The Big Apple is the most fruitful of cocktail havens, and Manhattan’s East and West Villages offer a plethora of outstanding alcoholic experiences for those seeking artisan cocktails mixed by skillful bartenders in trendy NYC venues. We present our list of thriving cocktail bars in two of New York City’s most beloved neighborhoods.
Please Don’t Tell is a great way to introduce out-of-towners to the quirks of the East Village. While the secret is out among local New Yorkers, newcomers are sure to enjoy the novelty of a cocktail bar hidden inside a phone booth inside a hot dog joint. For access to Please Don’t Tell, visitors must enter Crif Dogs to the 1940s phone booth in the corner, then talk to the hostess on the other end of the phone. Whilst waiting, try one of Crif Dogs’ infamous hot dogs. Please Don’t Tell is fun and whimsical; the interior is dimly lit and decorated with avant-garde taxidermy pieces sporting sunglasses and statement jewelry. Try the Benton’s Old Fashioned; a bacon-infused bourbon with maple syrup and angostura bitters.
Employees Only is a wonderful spot for a sophisticated dinner and a cocktail. A seat in this bar is coveted, so a reservation is necessary for every day of the week. For something to eat, try the bone marrow poppers. Pair your meal with a bold cocktail of cognac, chai-infused sweet vermouth, pomegranate juice, and fresh lemon juice.
Those who are seeking a fun, no-frills night of drinking should try The Wayland. This establishment is located between two public gardens, inspired by a vision of an open fields escape from the city’s hustle. The bar is tasteful but unpretentious with a dive-chic atmosphere, and the drinks are exceptional. Popular cocktails on the menu include the Garden Variety Margarita, comprised of blanco tequila, ginger and kale juice, lime, agave nectar, and smoked sea salt. Food is served at the bar all night and a live band is usually jamming out bluegrass or folk vibes. Order a tasty plate of fresh cheese, local oysters, or a pulled chicken sandwich.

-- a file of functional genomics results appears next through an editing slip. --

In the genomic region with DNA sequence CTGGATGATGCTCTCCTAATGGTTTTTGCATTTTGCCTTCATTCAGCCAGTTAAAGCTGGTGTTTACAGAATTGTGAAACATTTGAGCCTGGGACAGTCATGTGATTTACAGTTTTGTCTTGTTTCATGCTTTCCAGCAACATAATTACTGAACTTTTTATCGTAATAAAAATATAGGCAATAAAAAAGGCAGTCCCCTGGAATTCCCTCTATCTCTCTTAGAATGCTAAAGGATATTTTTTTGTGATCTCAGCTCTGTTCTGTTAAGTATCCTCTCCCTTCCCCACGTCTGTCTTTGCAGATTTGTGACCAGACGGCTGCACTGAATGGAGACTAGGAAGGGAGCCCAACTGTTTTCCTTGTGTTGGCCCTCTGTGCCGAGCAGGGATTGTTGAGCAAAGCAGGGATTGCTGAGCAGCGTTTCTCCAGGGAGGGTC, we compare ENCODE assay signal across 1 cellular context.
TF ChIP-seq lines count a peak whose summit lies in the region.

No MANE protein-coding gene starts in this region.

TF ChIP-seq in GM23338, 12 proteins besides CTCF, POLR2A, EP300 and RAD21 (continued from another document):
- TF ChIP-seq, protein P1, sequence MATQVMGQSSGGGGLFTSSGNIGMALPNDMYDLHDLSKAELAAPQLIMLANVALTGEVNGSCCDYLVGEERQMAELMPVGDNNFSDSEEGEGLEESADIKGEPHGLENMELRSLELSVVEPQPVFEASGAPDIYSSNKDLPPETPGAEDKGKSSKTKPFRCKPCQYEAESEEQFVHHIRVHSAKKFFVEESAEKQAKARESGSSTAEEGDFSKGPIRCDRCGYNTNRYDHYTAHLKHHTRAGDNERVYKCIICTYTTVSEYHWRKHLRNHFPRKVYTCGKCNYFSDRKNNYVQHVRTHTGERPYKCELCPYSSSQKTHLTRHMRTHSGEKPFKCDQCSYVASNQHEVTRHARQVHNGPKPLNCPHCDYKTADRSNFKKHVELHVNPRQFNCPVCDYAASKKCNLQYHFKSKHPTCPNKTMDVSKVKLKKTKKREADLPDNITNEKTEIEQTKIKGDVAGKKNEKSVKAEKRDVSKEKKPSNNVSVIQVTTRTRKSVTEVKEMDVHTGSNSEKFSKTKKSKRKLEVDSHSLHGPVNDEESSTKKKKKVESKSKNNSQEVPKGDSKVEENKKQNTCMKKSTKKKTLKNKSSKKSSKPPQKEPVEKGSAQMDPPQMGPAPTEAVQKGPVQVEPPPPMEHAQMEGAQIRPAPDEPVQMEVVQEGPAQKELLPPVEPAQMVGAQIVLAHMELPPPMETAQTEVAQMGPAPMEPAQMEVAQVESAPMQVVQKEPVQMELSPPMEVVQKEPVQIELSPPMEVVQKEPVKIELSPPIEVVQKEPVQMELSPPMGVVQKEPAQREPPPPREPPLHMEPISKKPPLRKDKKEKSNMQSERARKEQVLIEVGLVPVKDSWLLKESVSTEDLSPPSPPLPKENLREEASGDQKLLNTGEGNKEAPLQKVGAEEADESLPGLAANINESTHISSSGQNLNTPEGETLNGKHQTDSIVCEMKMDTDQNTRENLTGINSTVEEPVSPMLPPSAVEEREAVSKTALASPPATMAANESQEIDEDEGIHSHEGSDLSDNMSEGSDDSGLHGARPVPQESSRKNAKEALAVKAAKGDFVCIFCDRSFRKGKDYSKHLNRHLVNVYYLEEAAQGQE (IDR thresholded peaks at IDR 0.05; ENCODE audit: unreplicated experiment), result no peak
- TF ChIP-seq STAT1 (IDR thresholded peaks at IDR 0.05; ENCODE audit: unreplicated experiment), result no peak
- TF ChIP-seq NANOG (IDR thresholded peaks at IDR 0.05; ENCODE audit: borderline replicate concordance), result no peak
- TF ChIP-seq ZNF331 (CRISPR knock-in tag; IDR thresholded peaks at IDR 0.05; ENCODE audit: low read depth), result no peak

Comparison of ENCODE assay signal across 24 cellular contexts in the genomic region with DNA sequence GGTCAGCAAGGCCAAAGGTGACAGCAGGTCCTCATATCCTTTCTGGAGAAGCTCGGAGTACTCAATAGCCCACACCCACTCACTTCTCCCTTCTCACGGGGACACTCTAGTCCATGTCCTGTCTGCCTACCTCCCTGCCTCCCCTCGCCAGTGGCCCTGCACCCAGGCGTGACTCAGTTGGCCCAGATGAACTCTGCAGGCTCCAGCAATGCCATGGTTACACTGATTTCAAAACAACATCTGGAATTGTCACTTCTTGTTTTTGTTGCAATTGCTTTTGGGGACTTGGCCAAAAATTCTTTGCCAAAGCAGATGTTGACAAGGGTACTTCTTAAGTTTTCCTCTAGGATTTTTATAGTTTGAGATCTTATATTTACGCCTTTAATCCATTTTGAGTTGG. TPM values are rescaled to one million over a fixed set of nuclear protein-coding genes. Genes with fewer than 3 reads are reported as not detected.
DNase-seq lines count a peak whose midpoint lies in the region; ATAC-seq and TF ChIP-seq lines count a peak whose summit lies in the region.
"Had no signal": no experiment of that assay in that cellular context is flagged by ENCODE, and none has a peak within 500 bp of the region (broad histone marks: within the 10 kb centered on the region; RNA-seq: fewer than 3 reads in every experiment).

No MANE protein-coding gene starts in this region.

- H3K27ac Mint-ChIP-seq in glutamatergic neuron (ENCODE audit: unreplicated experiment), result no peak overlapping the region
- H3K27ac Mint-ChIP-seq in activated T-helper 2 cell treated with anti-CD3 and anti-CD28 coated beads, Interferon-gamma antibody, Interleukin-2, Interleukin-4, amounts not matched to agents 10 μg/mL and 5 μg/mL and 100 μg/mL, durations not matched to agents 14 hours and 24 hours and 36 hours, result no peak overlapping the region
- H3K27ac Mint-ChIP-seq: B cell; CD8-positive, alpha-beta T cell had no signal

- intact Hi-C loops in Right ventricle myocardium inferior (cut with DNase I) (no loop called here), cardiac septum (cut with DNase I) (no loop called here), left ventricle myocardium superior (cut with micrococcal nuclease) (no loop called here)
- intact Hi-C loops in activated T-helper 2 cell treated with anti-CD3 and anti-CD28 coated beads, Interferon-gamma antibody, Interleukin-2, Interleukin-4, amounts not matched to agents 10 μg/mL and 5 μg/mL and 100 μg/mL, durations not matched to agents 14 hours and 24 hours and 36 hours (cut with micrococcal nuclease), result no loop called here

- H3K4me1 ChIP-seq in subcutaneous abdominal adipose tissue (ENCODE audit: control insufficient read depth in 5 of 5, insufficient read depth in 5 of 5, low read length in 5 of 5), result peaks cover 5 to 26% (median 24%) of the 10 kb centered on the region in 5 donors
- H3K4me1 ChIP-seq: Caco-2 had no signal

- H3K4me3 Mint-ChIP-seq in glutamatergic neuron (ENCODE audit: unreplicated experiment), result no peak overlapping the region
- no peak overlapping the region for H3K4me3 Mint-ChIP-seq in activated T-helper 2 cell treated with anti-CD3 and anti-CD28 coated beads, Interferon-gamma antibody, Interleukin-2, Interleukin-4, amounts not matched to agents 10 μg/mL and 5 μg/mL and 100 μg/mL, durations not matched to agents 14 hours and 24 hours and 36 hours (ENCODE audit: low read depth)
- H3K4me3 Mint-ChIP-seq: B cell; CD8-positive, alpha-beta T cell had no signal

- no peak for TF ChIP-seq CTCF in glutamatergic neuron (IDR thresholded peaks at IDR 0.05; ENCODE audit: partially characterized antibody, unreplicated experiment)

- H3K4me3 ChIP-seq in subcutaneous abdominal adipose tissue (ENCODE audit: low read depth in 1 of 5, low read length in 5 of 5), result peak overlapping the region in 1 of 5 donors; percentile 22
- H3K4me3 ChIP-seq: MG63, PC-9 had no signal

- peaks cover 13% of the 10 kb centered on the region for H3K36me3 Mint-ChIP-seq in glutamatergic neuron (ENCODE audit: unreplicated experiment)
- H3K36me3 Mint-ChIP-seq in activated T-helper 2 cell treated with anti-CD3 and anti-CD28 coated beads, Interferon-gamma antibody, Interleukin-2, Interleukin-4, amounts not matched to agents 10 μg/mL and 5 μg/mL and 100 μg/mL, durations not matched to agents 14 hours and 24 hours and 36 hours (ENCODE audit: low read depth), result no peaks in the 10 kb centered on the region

Orient Express in the West Village aims to transport guests to the luxurious era of the Orient Express train. This opulent cocktail lounge focuses on everything locomotive; sit in a faux train booth decorated with vintage luggage and lighting while sipping a concoction inspired by the days of yore. The food menu is inspired by classics derived from the Orient Express’s past destinations, such as Istanbul. Try a Death on the Orient Express; an absinthe-based drink accompanied by Becherovka and Prosecco; or the Hercules III, comprised of black walnut-infused Old Overholt Rye, Antica Formula, and Ardberg Scotch foam.
Highlands is an alternative to the speakeasy environment that can become tired for New York bar hoppers. This is a modern gastropub, where whiskey enthusiasts come to enjoy the best of Scotland’s drinking program in New York. Highlands serves twisted whiskey classics such as the ‘Nova Scotia’, concocted from angostura, Red Jacket, maple, lemon, and soda. An authentic beer selection is also on offer, with Scottish and European beers and ciders. Although Highlands is acclaimed for it’s drink menu, the food (which includes brunch) is also notable, comprised of hearty Scottish soul food.